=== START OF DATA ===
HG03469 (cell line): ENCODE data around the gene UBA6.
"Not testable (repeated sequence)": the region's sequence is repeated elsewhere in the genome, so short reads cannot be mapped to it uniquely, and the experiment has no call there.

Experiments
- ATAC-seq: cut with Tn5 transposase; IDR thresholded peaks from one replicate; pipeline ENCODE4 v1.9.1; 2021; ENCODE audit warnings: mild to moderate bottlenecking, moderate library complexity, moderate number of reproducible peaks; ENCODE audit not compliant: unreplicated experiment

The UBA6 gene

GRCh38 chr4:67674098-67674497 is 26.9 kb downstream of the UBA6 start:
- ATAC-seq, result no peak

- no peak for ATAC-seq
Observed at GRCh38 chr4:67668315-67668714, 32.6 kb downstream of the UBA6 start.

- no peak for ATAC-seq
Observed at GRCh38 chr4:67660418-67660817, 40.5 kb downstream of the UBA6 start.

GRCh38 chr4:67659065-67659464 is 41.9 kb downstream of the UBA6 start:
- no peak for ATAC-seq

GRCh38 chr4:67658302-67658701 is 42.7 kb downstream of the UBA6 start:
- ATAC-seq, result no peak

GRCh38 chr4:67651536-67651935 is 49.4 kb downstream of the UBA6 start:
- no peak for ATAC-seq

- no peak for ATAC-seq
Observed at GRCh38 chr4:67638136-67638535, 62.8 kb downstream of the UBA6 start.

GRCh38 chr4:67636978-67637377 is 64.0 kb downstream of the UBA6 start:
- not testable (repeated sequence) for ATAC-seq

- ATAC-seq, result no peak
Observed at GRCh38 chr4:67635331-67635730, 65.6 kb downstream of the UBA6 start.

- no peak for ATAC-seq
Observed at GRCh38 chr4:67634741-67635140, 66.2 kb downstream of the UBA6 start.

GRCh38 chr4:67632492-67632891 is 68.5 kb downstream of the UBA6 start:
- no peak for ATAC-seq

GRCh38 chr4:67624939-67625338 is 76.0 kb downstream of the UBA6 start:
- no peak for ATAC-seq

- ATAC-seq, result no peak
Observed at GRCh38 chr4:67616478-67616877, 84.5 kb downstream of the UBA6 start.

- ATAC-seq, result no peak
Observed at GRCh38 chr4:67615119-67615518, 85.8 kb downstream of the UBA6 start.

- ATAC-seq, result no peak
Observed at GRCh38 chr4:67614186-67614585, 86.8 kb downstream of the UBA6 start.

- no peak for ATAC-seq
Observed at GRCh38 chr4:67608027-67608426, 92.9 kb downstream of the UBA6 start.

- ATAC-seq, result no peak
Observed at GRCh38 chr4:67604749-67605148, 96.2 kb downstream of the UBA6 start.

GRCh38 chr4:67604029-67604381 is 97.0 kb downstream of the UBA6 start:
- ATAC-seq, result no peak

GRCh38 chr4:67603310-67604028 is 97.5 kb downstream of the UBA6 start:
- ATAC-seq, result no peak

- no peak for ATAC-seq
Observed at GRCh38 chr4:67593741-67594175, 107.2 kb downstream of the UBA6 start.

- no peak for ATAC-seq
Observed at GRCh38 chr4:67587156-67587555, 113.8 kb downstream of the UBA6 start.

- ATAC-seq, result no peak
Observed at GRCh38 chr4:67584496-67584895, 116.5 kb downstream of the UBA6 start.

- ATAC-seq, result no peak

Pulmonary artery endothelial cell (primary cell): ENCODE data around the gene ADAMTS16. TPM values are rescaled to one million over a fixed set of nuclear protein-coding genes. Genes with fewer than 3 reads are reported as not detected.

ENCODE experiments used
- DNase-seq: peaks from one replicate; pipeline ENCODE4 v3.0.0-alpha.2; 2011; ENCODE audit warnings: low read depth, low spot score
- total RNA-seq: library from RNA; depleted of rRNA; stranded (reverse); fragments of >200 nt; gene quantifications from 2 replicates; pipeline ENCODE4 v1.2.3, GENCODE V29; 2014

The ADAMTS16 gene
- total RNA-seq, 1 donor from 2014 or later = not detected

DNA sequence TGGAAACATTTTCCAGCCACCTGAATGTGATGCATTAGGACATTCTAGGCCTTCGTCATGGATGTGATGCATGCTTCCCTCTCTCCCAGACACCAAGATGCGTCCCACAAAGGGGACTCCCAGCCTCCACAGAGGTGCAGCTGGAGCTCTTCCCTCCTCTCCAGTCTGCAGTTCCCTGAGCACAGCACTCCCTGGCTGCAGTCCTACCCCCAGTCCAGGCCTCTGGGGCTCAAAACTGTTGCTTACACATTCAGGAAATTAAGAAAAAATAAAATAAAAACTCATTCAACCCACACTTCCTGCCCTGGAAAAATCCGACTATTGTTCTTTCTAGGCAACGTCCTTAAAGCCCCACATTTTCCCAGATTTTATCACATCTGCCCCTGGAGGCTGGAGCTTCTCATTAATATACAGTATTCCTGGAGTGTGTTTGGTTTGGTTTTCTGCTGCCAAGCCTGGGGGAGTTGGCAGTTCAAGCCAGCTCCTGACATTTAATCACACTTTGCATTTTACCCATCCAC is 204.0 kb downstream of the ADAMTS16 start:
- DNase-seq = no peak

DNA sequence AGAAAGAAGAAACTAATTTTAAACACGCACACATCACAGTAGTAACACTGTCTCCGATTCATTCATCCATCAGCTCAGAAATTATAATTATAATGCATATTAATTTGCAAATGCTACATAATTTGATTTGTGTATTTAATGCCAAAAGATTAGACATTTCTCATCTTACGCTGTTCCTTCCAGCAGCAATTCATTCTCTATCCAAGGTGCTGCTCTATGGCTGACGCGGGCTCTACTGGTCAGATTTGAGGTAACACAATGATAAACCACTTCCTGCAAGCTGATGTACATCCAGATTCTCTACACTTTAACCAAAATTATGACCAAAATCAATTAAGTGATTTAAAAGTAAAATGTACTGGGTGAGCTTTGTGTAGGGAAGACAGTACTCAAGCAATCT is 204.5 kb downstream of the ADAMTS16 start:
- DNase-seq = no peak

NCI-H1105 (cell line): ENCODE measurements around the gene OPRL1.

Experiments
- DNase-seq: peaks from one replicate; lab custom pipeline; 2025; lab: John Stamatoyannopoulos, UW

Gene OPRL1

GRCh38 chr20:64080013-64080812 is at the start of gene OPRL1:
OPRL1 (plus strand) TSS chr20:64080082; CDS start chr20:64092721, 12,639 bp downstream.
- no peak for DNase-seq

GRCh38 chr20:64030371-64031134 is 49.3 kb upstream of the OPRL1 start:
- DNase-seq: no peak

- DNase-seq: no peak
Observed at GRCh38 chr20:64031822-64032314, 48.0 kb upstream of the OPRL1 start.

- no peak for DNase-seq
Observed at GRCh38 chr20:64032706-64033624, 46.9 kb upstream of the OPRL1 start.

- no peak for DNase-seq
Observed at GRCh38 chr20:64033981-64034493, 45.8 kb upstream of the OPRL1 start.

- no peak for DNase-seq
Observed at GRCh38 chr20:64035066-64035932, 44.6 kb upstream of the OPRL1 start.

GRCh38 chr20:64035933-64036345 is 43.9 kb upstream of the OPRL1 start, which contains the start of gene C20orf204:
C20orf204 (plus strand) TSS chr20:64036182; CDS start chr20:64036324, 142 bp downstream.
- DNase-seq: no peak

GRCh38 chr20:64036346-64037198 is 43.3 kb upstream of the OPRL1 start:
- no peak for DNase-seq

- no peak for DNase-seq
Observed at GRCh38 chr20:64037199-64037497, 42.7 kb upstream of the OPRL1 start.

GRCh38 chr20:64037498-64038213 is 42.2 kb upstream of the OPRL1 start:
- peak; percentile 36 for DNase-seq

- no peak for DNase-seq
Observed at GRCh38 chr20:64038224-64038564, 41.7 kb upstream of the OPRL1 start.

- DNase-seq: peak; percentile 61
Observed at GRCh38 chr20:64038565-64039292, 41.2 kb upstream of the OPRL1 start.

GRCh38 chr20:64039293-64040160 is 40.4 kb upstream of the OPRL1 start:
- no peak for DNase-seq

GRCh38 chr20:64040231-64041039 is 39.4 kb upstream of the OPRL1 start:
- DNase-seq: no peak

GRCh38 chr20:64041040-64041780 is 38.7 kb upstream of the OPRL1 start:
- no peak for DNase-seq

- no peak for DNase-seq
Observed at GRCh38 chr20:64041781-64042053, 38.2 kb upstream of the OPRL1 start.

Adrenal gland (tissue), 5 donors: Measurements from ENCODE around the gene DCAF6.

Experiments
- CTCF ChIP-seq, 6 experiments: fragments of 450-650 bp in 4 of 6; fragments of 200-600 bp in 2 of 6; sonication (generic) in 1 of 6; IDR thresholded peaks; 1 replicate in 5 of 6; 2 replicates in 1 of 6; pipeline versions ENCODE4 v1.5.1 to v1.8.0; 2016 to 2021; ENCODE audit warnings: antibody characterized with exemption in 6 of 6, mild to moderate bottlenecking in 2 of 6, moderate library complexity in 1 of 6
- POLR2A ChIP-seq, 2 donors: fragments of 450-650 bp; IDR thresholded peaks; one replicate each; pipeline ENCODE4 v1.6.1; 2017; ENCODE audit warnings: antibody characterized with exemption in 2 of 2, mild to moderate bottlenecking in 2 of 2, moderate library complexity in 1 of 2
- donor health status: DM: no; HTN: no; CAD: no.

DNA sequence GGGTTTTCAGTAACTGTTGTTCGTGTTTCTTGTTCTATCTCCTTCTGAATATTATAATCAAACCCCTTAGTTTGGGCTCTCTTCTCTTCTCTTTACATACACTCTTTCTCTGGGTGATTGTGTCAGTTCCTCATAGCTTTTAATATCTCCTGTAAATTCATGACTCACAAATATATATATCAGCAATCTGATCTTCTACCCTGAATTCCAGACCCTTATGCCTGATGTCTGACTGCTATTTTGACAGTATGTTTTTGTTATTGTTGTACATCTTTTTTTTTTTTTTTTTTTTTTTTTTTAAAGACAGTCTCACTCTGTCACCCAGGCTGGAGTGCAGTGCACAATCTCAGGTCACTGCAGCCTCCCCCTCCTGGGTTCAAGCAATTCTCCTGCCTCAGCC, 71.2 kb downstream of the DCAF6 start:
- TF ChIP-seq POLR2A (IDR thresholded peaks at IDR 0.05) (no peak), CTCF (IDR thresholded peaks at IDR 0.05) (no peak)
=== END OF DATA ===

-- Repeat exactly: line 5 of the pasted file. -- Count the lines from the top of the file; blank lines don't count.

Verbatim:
The UBA6 gene